Working in video production can be a dream come true. Whether you’re freelancing or running your own video company, it’s an in-demand service that lets you make a living doing what you love.
At least, as long as you can get paid for your work.
It’s unfortunate, but there will always be less-than-scrupulous parties who will try to get out of honoring their end of a business agreement for one reason or another. That’s why drafting a video production contract is an essential practice for any video crew or freelance videographer.
To protect yourself and your team on every job you take, here are the key steps to follow every time you need to establish a production agreement.
1. Have a Discussion Before You Start
Every arrangement should begin with an interview between yourself and the prospective client. Spend time getting to know their requirements so that you can evaluate what skills and equipment will be needed before you commit to a project.
This can help you to avoid misunderstandings down the line. You should also use this process to start compiling a list of services like creating storyboards and acquiring assets that you can add to your billable work.
2. Agree on the Services Provided and Payment Obligations
This is the meat of the contracting process. Vidoe production isn’t a monolith and can entail any number of services from pre-production to post.
Compiling production notes, supplying music, creative supervision, and acquiring necessary clearances are all tasks that may need to be attended to. And unless they’re outlined in your agreement, the client isn’t liable to pay you for that work. This is also the stage where you negotiate what materials are provided and on the production schedule.
At this point, you’ll also need to discuss payment terms. Most video production contracts specify a fixed payment for a job completed. But if it’s a recurring arrangement necessitating a quarterly or monthly payment schedule, that will need to be ironed out here.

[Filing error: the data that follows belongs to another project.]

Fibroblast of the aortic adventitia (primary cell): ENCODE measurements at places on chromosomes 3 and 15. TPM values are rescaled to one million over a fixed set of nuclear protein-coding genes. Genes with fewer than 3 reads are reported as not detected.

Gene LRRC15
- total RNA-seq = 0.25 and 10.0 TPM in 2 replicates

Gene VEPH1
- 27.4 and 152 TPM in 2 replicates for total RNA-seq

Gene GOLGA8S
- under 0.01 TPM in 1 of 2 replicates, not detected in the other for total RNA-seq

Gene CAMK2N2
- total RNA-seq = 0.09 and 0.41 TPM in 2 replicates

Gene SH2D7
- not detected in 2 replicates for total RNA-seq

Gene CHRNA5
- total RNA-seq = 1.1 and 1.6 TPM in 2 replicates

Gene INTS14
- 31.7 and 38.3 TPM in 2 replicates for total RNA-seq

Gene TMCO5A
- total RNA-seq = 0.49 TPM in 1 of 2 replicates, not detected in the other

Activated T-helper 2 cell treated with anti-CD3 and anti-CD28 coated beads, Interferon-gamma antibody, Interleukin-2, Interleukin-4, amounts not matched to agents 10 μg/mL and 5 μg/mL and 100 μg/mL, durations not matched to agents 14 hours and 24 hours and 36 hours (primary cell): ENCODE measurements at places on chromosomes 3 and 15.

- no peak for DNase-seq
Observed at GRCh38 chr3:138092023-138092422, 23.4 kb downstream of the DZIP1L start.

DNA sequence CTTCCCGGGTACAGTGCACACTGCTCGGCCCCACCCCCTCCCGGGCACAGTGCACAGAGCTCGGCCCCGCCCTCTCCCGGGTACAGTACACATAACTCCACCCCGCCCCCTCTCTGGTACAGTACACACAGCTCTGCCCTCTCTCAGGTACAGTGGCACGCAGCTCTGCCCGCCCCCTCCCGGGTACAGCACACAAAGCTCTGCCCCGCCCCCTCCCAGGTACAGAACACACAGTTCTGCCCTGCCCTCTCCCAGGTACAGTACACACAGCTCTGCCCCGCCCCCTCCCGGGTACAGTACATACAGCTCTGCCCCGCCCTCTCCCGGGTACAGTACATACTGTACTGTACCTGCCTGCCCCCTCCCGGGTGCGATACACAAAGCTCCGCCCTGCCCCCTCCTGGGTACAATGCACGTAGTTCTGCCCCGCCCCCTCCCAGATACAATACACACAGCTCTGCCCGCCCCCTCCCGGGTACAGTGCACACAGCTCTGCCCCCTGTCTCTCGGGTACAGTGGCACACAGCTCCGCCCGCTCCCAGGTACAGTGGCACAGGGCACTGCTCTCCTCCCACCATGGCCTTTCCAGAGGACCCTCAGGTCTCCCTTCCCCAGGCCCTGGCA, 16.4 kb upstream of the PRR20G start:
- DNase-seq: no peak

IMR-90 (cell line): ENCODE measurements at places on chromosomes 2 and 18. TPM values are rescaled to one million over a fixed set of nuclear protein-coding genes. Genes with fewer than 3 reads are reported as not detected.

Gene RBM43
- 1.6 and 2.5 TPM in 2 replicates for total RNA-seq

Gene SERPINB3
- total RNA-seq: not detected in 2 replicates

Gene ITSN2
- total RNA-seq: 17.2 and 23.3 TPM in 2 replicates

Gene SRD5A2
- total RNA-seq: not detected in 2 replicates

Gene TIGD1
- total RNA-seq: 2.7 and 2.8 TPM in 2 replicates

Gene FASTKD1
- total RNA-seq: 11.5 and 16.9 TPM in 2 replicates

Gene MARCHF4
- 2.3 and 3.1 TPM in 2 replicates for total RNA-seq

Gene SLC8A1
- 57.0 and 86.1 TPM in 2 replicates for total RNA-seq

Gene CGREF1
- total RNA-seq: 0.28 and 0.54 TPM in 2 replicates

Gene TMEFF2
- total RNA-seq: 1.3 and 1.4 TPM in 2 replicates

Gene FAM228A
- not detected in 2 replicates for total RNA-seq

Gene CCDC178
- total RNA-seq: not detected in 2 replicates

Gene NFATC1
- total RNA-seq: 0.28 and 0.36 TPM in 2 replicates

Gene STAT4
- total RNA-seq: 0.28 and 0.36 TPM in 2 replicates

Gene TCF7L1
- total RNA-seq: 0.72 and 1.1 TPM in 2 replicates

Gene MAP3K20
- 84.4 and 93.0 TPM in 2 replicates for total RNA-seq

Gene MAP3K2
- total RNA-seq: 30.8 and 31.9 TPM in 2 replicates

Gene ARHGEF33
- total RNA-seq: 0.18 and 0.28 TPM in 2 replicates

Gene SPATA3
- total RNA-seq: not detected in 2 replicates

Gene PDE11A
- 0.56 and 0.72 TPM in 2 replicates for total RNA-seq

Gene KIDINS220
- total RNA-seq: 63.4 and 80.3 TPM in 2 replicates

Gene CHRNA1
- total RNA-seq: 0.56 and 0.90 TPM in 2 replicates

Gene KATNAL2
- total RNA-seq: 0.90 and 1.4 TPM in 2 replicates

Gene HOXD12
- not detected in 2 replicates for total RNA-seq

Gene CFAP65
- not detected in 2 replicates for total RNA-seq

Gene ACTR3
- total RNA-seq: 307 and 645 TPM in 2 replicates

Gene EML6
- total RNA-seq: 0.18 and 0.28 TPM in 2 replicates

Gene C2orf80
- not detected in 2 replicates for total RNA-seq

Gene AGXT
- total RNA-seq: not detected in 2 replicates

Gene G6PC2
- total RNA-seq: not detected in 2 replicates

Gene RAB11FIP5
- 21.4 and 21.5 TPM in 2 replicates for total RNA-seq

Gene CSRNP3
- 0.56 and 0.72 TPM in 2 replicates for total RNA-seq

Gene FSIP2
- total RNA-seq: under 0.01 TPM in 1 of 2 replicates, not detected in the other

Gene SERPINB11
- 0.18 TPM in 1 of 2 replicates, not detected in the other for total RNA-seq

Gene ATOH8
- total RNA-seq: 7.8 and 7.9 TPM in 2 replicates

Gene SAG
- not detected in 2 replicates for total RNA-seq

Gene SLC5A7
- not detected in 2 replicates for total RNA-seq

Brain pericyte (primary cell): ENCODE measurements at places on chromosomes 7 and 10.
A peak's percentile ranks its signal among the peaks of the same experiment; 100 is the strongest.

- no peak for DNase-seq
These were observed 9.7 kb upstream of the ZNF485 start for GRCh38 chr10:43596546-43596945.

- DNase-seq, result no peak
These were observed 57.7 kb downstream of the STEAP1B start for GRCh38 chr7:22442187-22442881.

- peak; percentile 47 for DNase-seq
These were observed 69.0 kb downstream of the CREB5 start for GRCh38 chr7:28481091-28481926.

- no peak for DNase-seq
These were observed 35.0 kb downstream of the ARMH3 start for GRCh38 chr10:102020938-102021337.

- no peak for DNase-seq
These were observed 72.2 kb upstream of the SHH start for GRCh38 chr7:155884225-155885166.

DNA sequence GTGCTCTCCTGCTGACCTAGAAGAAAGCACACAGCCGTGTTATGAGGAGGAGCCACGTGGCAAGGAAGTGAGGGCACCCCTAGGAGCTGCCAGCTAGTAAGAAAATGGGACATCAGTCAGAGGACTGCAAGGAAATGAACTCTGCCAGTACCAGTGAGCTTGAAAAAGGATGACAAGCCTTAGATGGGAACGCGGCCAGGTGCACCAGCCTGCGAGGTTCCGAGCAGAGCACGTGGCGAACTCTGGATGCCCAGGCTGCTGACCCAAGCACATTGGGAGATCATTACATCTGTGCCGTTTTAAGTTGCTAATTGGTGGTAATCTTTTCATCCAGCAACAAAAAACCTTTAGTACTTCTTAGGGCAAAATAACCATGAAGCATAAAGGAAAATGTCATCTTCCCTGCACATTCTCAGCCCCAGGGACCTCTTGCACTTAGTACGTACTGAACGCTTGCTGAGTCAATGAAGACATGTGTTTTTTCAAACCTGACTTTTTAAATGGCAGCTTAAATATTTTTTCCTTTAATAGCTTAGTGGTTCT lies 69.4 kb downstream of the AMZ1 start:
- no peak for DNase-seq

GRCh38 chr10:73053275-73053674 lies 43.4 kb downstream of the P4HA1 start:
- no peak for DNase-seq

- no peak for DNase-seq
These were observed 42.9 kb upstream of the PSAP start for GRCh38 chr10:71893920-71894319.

You’ll also need to establish any discounts that are being subtracted from your usual fees. Taking a reduced rate for non-profit video production is a common practice, so if that applies here you’ll need to establish as much in explicit terms.
4. Agree on Terms That Would Terminate the Contract
Sadly, even the best-laid plans don’t always come to fruition.
There is any number of reasons why a contract may need to be terminated. Two common ones are a client running into financial difficulties or deciding a project is going in an undesirable direction.
In any case, you’ll want the terms of termination of the contract in writing.
5. Establish Ownership and Confidentiality
Lastly, you need to establish who owns the materials produced, as well as provide for confidentiality during production.
For contracted work, the client tends to own all rights, titles, and interests in the media once production completes. Mention assets like negatives, positives, outtakes, and clips in the contract.
And if applicable, you should specify confidentiality terms. If you’re working on a film shoot, for example, it’s standard practice to agree not to reveal story elements while production is in progress.
A Video Production Contract Protects You and Your Client
Getting a video production contract in writing may not be the most exciting part of the job, but it’s an essential practice. Not only can it help protect you from dishonest entities, but the negotiations provide an opportunity to iron out potential misunderstandings before they become a problem.
Though of course, it’s only a preliminary step in the production cycle. For more on how to take your video production business to the next level, be sure to keep up with our latest tech and how-to guides.